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Certified Surgical Technician Education Requirements and Career Info

Learn about the education and preparation needed to become a surgical technician. Get a quick view of the requirements as well as details about schooling, job duties and professional certification to find out if this is the career for you.

Certified surgical technicians work in operating rooms assisting surgeons by preparing equipment, helping position patients, providing needed instruments during the operation and keeping the area sterile. Surgical technicians usually have prior medical training, along with formal training in the surgical technician discipline.

Essential Information

Certified surgical technicians assist surgeons in the operating room environment by preparing surgical equipment and supplies, as well as preparing patients for surgery. Surgical technicians may also be known as scrubs, surgical technologists and operating room technicians. They must complete certificate or associate's degree programs that include classes in topics such as anatomy, microbiology and professional ethics. In-person training in a healthcare facility is also required.

Surgical technicians who pass a competency examination can become Certified Surgical Technologists through the National Board of Surgical Technology and Surgical Assisting. The National Center for Competency Testing offers the title of Tech in Surgery-Certified to individuals who pass their exam.

Required Education Certificate or associate's degree in surgical technology
Projected Job Growth (2014-2024)*15% for surgical technologists
Median Salary (2015)* $44,330 for surgical technologists

Sources: * U.S. Bureau of Labor Statistics (BLS).

Certified Surgical Technician Education Requirements

Surgical technicians, also commonly called surgical technologists or operating room technicians, are typically required to have a certificate or associate's degree from a community college or a technical school. Surgical technology programs include a combination of classroom instruction and hands-on clinical experience at a hospital or medical office. Common courses include medical terminology, human anatomy, pharmacology, surgical technology skills, microbiology, surgical technology theory and professional ethics.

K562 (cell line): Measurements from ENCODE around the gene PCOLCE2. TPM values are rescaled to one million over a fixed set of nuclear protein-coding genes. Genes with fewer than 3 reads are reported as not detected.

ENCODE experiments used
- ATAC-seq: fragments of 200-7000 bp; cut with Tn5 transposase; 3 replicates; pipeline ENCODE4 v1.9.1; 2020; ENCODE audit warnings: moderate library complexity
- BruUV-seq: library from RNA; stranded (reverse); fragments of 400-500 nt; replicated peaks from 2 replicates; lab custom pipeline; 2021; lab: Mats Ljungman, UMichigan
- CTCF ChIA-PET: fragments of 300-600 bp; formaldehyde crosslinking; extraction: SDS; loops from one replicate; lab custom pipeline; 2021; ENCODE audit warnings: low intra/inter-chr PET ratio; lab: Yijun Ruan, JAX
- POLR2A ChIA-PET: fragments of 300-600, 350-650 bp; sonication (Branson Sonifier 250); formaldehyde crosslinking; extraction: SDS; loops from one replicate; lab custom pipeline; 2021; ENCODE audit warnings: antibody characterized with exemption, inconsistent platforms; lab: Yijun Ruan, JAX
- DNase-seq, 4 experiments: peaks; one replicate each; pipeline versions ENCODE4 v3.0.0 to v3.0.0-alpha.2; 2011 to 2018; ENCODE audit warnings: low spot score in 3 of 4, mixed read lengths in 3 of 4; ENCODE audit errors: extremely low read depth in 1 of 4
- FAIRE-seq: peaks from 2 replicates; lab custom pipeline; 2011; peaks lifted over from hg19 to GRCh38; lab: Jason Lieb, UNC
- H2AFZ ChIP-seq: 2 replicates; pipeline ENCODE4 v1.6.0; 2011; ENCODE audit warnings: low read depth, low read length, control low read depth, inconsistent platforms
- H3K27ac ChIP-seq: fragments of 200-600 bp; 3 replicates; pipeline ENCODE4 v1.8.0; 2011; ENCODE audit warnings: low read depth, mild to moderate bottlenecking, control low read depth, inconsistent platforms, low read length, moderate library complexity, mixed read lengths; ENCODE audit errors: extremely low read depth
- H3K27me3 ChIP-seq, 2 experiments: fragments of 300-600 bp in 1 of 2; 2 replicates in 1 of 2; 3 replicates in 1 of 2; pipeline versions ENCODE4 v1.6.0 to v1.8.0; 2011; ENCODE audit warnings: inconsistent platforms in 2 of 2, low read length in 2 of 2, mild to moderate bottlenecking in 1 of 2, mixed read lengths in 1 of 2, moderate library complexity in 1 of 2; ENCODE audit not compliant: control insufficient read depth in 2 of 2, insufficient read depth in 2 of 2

Surgical technology programs also place an emphasis on instrument sterilization, patient preparation and surgical aseptic techniques. Many surgical technician programs are approved by the Commission on Accreditation of Allied Health Education Programs and prepare graduates to take the National Board of Surgical Technology and Surgical Assisting certification examination.

Career Information

Working under the supervision of surgeons, nurses, anesthesiologists and other operating room personnel, certified surgical technicians assist in the preparation and execution of surgical procedures. Surgical technicians assist surgeons by preparing surgical equipment and instruments. They also prepare sterile solutions and linens.

During the actual surgery, technicians supply surgeons with surgical instruments and other supplies. They prep surgery patients by washing and disinfecting the incision sites. They also wheel patients into the operating room and position them on an operating table.

Surgical technicians usually work in hospital operating and delivery rooms. However, there are also employment opportunities with doctors' offices and ambulatory surgical centers. Between 2014 and 2024, employment for surgical technicians is expected to increase by 15%, according to the BLS. The BLS reports median annual earnings for surgical technologists in 2015 of $44,330.

Surgical technicians can attain certification after completing accredited certificate or associate's degree programs, training in a health care facility, and passing the certification exam. According to the BLS, the growth outlook for surgical technicians is 15%, much faster than the overall average growth for all occupations.

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